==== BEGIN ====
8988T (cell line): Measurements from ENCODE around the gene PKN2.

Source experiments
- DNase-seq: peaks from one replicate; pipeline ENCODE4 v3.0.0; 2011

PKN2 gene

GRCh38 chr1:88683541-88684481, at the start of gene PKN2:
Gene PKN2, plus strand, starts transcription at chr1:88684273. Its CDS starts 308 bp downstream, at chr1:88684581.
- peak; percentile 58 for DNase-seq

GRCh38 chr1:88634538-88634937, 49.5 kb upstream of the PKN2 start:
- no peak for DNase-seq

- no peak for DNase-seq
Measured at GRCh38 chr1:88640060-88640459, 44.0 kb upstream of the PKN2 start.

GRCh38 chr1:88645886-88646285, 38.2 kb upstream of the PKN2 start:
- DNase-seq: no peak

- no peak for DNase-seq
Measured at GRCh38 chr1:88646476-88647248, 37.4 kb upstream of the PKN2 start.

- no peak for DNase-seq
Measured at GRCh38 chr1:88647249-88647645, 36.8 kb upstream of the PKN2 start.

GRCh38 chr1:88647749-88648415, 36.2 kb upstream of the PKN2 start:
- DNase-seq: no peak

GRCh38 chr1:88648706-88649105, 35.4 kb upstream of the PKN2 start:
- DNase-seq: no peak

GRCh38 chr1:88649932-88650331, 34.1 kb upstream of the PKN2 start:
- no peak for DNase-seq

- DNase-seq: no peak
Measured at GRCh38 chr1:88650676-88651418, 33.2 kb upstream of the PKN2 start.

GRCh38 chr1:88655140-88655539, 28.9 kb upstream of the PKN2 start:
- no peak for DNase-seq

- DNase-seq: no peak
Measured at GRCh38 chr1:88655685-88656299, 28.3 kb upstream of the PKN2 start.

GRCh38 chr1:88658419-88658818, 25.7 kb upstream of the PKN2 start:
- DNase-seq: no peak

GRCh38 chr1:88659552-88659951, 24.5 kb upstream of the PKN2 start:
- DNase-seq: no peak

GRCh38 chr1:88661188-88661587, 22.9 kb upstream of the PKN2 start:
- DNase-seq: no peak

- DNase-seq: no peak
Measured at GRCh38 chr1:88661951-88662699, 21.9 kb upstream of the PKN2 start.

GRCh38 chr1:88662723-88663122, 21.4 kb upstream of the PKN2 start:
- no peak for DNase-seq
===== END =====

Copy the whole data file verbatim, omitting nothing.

8988T (cell line): Measurements from ENCODE around the gene PKN2.

Source experiments
- DNase-seq: peaks from one replicate; pipeline ENCODE4 v3.0.0; 2011

PKN2 gene

GRCh38 chr1:88683541-88684481, at the start of gene PKN2:
Gene PKN2, plus strand, starts transcription at chr1:88684273. Its CDS starts 308 bp downstream, at chr1:88684581.
- peak; percentile 58 for DNase-seq

GRCh38 chr1:88634538-88634937, 49.5 kb upstream of the PKN2 start:
- no peak for DNase-seq

- no peak for DNase-seq
Measured at GRCh38 chr1:88640060-88640459, 44.0 kb upstream of the PKN2 start.

GRCh38 chr1:88645886-88646285, 38.2 kb upstream of the PKN2 start:
- DNase-seq: no peak

- no peak for DNase-seq
Measured at GRCh38 chr1:88646476-88647248, 37.4 kb upstream of the PKN2 start.

- no peak for DNase-seq
Measured at GRCh38 chr1:88647249-88647645, 36.8 kb upstream of the PKN2 start.

GRCh38 chr1:88647749-88648415, 36.2 kb upstream of the PKN2 start:
- DNase-seq: no peak

GRCh38 chr1:88648706-88649105, 35.4 kb upstream of the PKN2 start:
- DNase-seq: no peak

GRCh38 chr1:88649932-88650331, 34.1 kb upstream of the PKN2 start:
- no peak for DNase-seq

- DNase-seq: no peak
Measured at GRCh38 chr1:88650676-88651418, 33.2 kb upstream of the PKN2 start.

GRCh38 chr1:88655140-88655539, 28.9 kb upstream of the PKN2 start:
- no peak for DNase-seq

- DNase-seq: no peak
Measured at GRCh38 chr1:88655685-88656299, 28.3 kb upstream of the PKN2 start.

GRCh38 chr1:88658419-88658818, 25.7 kb upstream of the PKN2 start:
- DNase-seq: no peak

GRCh38 chr1:88659552-88659951, 24.5 kb upstream of the PKN2 start:
- DNase-seq: no peak

GRCh38 chr1:88661188-88661587, 22.9 kb upstream of the PKN2 start:
- DNase-seq: no peak

- DNase-seq: no peak
Measured at GRCh38 chr1:88661951-88662699, 21.9 kb upstream of the PKN2 start.

GRCh38 chr1:88662723-88663122, 21.4 kb upstream of the PKN2 start:
- no peak for DNase-seq